Do you need to update the way you collect employee health data?

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Late last month, the Information Commissioner’s Office (ICO) published new guidance on the processing of health data for workers.

As almost all businesses will process data concerning the heath of their staff, all employers are well advised to review this new guidance.  The consequences of failing to comply with data protection requirements in respect of such information can be significant from both a financial and reputational perspective.

The new guidance can be accessed at the following link:

Who is the guidance aimed at?

The guidance is aimed at employers to help them understand their data protection obligations when handling information about the health of their staff.

The ICO explained that the guidance aims to help provide greater regulatory certainty, protect workers’ data protection rights and help employers to build trust with workers.

The ICO specifically states that it applies to workers, not just employees, recognising that health data will also be collected and processed in casual working relationships.

What is health data?

Data concerning health means “personal data related to the physical or mental health of a natural person, including the provision of health care services, which reveal information about his or her health status”.

A key message of the guidance is that health information is among the most sensitive personal information an employer will process about its workers.  It is therefore classified as special category personal data and is granted enhanced protection under the UK data protection laws. Employers cannot process health data without meeting specific requirements, which are set out in the guidance.

What does the guidance say?

The guidance is split into two parts.  To assist employers, the guidance explains what employers must do to meet their legal obligations and what they could and should do in order to comply with standards of good practice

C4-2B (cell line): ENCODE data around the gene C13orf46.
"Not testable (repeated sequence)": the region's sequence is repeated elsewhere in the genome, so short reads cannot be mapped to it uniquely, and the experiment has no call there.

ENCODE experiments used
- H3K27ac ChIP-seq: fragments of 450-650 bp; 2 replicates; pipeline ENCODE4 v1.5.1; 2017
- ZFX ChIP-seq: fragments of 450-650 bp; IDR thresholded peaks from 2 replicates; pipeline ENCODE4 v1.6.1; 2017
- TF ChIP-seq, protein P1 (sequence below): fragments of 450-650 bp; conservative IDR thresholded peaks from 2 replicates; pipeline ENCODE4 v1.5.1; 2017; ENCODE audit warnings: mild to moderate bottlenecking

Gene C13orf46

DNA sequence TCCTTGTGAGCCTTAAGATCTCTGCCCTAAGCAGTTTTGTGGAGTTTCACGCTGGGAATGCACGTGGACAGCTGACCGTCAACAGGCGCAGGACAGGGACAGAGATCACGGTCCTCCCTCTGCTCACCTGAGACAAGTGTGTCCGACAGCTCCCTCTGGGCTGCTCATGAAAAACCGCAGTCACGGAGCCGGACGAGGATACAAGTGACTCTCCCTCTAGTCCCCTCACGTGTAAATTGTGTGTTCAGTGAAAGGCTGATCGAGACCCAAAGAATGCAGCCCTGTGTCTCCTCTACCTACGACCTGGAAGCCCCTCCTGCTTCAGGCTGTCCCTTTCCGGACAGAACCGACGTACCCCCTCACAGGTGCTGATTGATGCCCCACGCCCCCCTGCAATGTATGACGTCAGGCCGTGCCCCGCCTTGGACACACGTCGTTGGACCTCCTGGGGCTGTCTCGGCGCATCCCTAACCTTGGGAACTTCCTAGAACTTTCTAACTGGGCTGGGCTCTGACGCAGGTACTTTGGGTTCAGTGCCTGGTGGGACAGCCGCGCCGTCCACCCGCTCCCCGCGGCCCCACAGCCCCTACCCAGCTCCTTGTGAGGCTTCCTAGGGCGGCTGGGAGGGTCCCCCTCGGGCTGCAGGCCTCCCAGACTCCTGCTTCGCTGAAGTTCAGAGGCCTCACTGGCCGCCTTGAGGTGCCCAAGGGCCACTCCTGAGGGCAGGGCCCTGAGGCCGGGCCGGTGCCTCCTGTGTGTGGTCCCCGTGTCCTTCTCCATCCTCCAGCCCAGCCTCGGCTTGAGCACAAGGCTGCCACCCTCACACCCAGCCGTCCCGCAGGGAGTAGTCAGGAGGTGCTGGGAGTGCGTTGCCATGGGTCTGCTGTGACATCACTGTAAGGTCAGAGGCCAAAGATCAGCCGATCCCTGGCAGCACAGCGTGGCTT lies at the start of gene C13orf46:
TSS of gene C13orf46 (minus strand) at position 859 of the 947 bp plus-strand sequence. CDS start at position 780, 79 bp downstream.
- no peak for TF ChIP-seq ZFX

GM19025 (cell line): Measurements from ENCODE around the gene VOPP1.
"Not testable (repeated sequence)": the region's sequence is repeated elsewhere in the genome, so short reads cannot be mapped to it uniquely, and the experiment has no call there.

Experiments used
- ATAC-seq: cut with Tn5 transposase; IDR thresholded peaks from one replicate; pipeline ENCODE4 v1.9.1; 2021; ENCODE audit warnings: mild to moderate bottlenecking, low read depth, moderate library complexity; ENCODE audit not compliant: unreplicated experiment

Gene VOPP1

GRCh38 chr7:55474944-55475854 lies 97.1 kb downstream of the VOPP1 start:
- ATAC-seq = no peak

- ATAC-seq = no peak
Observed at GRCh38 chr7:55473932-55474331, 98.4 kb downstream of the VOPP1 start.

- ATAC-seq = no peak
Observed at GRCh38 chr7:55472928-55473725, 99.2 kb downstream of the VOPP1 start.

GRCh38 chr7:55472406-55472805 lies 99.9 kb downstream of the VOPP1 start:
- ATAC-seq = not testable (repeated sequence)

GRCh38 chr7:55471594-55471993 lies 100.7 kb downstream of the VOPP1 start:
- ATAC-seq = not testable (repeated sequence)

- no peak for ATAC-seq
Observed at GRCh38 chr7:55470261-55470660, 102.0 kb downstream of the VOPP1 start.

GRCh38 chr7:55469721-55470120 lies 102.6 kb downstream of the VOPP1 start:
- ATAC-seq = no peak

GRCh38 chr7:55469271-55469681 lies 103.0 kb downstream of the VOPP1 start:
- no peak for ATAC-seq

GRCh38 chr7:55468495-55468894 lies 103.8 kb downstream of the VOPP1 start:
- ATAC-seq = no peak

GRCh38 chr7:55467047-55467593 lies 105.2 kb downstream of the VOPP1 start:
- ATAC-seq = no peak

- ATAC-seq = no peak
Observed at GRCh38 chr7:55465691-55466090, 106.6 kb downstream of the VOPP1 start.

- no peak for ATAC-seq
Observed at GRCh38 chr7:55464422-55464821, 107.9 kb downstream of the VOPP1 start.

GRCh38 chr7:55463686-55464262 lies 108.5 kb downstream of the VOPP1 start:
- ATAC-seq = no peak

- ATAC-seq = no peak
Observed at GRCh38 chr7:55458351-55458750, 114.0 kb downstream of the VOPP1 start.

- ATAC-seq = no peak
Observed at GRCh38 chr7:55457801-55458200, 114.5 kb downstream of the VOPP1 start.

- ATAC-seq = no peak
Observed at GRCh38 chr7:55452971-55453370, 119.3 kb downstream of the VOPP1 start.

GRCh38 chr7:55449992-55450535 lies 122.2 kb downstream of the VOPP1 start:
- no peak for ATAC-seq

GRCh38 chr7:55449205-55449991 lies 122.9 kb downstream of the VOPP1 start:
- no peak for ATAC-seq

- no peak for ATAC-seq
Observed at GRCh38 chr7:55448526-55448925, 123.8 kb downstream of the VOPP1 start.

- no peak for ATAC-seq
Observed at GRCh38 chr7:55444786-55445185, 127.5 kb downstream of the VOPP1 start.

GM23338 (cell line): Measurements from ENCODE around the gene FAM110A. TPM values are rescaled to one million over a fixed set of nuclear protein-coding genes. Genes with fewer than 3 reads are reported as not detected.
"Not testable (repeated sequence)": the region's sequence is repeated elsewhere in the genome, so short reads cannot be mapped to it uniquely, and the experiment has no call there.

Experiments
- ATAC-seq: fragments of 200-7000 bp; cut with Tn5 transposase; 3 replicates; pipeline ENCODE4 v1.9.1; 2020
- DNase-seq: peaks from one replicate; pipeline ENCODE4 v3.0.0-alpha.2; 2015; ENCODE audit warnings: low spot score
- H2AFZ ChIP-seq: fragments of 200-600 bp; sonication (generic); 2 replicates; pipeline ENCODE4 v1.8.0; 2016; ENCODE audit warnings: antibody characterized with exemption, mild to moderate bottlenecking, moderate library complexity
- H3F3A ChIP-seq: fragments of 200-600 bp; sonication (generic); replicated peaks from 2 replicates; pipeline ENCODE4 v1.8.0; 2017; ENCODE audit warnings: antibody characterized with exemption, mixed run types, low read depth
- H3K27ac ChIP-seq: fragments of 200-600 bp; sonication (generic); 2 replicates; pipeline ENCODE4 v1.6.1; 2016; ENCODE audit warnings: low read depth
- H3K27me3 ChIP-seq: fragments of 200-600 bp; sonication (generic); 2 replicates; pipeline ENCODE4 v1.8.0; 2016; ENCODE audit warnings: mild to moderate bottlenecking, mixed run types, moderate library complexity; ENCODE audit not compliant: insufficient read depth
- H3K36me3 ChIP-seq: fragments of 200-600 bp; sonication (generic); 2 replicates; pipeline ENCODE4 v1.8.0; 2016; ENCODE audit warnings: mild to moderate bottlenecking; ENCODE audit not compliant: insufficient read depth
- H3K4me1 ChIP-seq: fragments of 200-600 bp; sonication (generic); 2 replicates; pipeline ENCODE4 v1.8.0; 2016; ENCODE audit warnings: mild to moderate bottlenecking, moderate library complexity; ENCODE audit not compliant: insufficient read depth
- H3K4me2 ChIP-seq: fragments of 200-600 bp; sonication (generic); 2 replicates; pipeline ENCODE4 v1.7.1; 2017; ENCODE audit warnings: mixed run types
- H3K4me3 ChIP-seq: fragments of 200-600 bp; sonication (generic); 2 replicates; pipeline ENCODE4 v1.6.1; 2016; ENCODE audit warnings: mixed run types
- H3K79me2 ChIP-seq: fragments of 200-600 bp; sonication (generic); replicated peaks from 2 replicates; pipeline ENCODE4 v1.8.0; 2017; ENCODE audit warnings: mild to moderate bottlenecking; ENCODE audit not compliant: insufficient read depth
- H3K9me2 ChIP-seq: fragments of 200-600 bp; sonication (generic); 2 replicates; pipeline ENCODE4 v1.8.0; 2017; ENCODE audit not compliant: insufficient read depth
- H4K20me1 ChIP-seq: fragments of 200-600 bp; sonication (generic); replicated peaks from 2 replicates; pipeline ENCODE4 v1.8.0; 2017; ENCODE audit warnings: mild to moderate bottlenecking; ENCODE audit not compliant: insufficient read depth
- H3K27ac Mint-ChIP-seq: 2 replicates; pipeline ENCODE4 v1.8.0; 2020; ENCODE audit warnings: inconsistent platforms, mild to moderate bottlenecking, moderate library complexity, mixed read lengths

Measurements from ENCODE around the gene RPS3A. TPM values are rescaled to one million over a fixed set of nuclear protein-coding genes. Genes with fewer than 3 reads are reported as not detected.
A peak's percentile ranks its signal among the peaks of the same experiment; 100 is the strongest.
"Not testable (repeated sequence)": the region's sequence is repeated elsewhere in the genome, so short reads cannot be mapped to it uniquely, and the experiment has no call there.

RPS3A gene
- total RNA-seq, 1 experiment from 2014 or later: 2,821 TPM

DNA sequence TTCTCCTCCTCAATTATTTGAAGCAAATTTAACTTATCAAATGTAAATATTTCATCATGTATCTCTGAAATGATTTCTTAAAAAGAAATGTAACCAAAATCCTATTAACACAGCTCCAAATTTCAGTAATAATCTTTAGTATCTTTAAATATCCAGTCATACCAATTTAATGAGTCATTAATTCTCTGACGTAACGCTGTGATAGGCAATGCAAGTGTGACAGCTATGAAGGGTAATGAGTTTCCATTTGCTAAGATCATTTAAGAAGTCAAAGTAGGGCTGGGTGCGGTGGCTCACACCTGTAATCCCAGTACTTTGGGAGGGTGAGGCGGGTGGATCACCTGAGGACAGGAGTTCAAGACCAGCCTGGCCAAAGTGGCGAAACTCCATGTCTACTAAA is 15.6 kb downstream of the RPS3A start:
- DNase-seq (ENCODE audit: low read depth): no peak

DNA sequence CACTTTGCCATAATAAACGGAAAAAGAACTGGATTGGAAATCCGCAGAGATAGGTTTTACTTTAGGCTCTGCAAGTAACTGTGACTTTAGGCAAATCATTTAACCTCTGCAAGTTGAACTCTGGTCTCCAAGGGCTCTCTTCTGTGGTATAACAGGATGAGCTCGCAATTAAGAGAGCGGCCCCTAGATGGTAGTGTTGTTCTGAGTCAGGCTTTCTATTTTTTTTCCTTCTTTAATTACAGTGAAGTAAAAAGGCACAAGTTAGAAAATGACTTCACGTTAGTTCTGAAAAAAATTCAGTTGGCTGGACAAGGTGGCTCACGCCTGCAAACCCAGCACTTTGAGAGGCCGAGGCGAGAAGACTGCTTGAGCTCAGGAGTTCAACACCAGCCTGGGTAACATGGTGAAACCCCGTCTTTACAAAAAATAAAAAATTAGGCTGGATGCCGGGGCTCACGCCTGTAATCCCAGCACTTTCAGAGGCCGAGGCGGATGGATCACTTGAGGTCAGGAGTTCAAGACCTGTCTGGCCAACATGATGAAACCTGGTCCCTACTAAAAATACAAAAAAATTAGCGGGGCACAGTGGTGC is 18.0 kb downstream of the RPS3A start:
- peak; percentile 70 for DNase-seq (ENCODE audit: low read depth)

The first part of the guidance covers the legal requirements in this area to include:

  • Compliance with the stricter statutory requirements for processing special category personal data;
  • Providing workers with relevant information about how their health data is processed by employers;
  • Whether the employer should carry out data protection impact assessments before processing any worker’s health data, suggesting that this will be needed for particularly intrusive processing such as medical testing; and
  • Data minimisation and security strengthening.

The second part of the guidance considers practical situations and how employers can address these to include:

  • Managing sick absence records;
  • Occupational health schemes;
  • Conducting drugs and alcohol testing; and
  • Relying on consent to processing in the employment context.

The guidance also provides a set of checklists to provide employers with a quick overview guide to review their data protection considerations whenever they need to process workers’ health information.

Do you need to update your approach?

The guide is useful in that it explains the data protection principles that apply to heath data in an employment context by reference to practical examples.  This can assist employers in identifying where they may need to amend their practices and documents such as privacy notices and data protection policies.

How can Taylor Walton help you?

If you are concerned about your organisation’s compliance with the above requirements please contact the Taylor Walton Employment Team for tailored advice here.

Disclaimer: General Information Provided Only
Please note that the contents of this article are intended solely for general information purposes and should not be considered as legal advice. We cannot be held responsible for any loss resulting from actions or inactions taken based on this article.


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